In reality, the dairy industry forces a cow to produce around 6.5 gallons of milk per day—at least 10 times the amount she would naturally produce for her calf. As a result, cows often develop mastitis, a potentially fatal mammary gland infection. Imagine the unbearable pain of producing 10 times the milk your body naturally makes, for almost your entire life.
Cows raised for dairy are slaughtered after their milk production decreases or their bodies give out, usually around age four (under natural conditions, they could live as long as 25 years). Slaughter awaits all cows and steers, but there is arguably more suffering in a glass of milk than in a hamburger.
If your milk claims to be humane or ethical, beware. “There is no regulation for the word ‘humane’ in advertising,” Faulkner says. Terms such as "natural" also aren’t regulated. And "free-range” doesn't mean animals live outdoors; it just means they must have some access to grazing (and it's usually very little).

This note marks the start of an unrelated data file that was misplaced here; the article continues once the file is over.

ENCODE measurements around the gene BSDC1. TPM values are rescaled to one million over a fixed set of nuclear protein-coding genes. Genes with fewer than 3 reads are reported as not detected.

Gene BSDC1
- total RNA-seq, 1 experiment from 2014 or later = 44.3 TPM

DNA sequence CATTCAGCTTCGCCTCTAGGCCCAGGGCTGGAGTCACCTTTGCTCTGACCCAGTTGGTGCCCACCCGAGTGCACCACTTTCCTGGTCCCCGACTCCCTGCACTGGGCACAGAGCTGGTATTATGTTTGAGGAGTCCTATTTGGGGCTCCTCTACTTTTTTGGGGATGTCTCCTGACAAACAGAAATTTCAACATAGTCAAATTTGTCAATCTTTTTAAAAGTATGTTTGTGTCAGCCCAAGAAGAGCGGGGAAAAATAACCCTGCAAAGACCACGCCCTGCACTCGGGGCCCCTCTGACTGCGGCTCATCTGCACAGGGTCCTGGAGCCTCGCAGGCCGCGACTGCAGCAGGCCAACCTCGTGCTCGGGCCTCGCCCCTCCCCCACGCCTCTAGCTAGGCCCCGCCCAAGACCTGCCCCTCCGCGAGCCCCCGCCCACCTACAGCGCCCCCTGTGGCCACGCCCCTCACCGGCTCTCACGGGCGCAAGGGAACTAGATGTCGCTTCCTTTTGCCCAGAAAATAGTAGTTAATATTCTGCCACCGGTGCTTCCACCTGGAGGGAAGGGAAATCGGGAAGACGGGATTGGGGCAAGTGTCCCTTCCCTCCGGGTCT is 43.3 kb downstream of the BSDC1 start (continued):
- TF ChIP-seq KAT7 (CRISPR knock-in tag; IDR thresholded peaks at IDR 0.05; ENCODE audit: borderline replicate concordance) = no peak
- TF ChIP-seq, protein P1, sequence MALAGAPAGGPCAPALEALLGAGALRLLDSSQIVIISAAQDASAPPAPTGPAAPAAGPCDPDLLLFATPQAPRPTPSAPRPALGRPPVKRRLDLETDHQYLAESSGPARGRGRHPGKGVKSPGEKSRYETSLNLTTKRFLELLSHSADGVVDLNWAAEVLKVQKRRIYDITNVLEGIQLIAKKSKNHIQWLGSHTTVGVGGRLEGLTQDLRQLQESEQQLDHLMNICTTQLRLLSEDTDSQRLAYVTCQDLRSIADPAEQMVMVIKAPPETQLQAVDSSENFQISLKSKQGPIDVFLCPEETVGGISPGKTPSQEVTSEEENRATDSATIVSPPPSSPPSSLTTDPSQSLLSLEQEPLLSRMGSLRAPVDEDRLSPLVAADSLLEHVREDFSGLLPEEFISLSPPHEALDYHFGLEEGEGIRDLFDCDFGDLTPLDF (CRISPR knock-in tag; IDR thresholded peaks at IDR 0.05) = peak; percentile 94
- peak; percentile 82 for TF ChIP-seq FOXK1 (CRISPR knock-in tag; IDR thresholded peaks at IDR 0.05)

A dairy brand’s use of the name “Fairlife" is both audacious and offensive. There's nothing fair about it.
We’re told we need milk to grow up big and strong, but milk actually makes us sick. An astonishing three-quarters of people lack the enzyme to properly digest cow's milk, causing an array of digestive issues. Dairy is also linked to cancer. Studies show that one connection is through dietary hormones, especially estrogen, as dairy accounts for 60 to 80 percent of estrogens consumed by humans today.
Milk is high in estrogen even if it is labeled “hormone-free”; you can’t omit the cow’s naturally occurring pregnancy and lactation hormones. Low consumption of milk and other dairy products, on the other hand, is linked to significantlydecreased risks of lung, breast, prostate, and ovarian cancers as well as a decreased risk of Parkinson's disease.